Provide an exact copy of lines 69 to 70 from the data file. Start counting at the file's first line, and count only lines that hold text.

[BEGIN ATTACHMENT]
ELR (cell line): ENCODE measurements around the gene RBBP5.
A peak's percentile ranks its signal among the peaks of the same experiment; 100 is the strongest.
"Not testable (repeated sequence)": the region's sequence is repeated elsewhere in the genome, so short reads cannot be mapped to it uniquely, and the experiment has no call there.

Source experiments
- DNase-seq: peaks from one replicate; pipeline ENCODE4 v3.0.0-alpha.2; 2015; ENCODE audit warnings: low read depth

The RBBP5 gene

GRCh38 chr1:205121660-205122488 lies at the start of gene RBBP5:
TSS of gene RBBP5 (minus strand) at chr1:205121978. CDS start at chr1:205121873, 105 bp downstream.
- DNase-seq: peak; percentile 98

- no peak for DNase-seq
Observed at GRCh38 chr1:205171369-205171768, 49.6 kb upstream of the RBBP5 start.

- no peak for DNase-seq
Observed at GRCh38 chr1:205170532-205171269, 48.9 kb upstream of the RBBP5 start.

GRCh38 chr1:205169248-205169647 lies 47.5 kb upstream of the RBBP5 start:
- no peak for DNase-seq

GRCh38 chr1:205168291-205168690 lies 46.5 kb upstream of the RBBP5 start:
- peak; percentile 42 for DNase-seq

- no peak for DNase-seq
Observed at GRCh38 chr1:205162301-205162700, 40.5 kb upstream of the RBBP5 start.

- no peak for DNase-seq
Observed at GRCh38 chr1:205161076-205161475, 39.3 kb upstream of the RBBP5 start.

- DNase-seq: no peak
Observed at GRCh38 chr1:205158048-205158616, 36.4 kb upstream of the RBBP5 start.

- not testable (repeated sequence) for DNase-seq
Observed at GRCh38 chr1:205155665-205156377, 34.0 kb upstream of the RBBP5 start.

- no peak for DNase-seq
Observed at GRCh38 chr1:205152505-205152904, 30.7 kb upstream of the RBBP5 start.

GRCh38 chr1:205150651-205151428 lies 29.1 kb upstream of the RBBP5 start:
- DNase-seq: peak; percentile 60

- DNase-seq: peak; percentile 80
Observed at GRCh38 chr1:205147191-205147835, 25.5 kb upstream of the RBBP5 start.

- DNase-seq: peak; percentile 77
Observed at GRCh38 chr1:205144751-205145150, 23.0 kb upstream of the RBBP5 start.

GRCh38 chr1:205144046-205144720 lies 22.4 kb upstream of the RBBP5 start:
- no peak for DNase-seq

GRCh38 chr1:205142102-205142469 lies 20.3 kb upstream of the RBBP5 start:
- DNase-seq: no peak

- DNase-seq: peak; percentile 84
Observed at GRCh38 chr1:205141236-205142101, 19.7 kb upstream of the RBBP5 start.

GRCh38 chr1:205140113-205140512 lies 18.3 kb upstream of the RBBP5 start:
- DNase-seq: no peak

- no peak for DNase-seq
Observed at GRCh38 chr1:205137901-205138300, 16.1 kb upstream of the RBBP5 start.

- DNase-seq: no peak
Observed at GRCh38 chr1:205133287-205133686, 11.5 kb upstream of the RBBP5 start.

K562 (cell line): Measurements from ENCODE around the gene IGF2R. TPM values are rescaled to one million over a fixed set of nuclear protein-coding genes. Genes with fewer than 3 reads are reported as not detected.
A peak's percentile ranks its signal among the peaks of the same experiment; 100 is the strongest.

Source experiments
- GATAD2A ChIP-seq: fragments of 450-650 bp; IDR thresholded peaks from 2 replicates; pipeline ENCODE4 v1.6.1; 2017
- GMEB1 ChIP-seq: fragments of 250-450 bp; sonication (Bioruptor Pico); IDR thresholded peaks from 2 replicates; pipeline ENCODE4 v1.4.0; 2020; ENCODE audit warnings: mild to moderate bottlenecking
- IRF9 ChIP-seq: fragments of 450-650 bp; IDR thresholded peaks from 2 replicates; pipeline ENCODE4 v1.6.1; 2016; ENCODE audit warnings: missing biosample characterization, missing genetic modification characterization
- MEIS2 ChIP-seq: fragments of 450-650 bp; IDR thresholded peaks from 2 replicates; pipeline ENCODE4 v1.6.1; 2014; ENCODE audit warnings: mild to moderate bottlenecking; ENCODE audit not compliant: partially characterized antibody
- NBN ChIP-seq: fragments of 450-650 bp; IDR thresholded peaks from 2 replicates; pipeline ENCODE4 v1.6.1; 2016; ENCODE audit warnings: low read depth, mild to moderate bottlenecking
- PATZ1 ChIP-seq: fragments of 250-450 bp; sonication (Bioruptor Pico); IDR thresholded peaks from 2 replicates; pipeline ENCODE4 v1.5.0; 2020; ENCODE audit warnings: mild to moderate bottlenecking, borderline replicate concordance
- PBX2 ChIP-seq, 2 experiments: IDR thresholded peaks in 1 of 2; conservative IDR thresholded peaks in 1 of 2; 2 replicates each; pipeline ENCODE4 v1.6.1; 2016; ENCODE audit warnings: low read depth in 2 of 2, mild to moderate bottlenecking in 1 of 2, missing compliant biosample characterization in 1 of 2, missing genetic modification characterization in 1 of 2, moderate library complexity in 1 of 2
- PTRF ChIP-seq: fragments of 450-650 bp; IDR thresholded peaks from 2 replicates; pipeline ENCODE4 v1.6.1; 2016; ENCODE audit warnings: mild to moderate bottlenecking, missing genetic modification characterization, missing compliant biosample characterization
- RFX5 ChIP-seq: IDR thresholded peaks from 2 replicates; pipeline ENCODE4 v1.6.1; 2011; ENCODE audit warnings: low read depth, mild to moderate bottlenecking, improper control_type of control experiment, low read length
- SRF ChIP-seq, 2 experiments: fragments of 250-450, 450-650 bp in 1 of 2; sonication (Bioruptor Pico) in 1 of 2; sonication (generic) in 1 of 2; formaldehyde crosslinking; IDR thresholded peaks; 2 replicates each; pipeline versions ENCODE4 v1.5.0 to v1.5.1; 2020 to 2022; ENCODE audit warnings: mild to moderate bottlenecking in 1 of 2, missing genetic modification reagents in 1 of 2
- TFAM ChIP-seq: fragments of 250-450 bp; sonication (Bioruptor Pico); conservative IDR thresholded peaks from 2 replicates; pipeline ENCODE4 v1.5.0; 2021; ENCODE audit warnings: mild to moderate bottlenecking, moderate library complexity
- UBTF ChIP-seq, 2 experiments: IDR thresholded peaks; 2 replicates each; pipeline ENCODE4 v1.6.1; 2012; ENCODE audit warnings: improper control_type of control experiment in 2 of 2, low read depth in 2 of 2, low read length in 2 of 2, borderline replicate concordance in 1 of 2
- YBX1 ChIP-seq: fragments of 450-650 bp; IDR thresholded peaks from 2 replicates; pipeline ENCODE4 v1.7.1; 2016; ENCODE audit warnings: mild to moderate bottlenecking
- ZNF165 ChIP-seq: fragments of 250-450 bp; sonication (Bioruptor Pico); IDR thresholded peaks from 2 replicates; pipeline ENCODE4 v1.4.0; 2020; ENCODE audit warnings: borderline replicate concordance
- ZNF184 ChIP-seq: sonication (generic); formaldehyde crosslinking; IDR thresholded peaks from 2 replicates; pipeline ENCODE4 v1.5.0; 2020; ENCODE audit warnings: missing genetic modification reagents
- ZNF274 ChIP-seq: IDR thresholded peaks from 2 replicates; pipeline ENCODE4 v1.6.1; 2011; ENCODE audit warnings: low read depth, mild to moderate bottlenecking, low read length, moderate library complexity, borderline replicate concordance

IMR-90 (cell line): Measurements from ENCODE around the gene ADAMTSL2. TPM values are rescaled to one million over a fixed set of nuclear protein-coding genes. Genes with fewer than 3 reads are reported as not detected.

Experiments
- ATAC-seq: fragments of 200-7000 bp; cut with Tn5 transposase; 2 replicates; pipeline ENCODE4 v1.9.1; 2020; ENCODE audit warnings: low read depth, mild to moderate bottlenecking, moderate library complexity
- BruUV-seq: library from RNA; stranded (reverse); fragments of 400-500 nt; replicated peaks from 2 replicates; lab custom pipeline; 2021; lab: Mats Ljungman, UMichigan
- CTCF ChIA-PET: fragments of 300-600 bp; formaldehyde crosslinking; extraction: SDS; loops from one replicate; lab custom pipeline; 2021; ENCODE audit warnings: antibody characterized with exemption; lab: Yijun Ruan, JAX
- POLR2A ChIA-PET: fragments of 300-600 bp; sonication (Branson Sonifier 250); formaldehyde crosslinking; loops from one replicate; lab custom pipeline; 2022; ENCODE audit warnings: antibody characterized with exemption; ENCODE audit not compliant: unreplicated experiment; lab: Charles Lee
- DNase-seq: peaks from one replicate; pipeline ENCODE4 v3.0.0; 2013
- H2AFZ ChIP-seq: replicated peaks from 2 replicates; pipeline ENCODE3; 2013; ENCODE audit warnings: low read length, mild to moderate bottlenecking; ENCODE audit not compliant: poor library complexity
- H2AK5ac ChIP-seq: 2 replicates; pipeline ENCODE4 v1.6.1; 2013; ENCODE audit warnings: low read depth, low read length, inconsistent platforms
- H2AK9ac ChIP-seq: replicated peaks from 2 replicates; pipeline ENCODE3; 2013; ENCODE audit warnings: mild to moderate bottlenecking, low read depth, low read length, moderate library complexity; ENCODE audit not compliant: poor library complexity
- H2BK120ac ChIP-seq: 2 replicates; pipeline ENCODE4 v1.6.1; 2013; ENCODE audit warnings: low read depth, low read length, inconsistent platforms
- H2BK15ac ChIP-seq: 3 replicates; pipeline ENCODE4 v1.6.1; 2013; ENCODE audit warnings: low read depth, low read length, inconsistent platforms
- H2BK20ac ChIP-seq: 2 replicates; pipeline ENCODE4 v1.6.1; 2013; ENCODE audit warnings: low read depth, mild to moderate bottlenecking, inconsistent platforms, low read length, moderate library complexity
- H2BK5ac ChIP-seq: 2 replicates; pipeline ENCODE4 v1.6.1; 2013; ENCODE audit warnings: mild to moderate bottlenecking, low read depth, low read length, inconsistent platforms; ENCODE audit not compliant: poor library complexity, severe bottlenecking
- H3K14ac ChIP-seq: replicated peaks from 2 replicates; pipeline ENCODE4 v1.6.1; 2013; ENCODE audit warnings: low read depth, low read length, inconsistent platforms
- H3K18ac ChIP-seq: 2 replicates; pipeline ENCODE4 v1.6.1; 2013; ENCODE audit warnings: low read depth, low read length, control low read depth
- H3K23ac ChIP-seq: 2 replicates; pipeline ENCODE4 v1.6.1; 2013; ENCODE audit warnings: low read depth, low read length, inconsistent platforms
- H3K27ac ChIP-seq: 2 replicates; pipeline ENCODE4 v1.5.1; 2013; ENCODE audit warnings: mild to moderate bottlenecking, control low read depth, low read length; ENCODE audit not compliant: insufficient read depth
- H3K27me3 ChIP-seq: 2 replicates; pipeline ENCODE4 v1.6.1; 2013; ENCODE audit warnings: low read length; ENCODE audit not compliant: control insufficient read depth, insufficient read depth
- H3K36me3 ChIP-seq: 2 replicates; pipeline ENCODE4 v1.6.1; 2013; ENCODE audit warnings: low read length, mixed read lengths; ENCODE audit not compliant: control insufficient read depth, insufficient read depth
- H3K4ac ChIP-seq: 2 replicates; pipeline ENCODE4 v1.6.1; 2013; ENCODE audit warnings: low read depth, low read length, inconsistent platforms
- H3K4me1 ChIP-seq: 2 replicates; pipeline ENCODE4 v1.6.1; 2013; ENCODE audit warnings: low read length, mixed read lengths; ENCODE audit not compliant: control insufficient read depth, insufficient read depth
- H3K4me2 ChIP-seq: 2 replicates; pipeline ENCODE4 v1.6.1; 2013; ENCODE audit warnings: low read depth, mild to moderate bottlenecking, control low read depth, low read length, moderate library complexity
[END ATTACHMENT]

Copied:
- CTCF ChIA-PET: fragments of 300-600 bp; formaldehyde crosslinking; extraction: SDS; loops from one replicate; lab custom pipeline; 2021; ENCODE audit warnings: antibody characterized with exemption; lab: Yijun Ruan, JAX
- POLR2A ChIA-PET: fragments of 300-600 bp; sonication (Branson Sonifier 250); formaldehyde crosslinking; loops from one replicate; lab custom pipeline; 2022; ENCODE audit warnings: antibody characterized with exemption; ENCODE audit not compliant: unreplicated experiment; lab: Charles Lee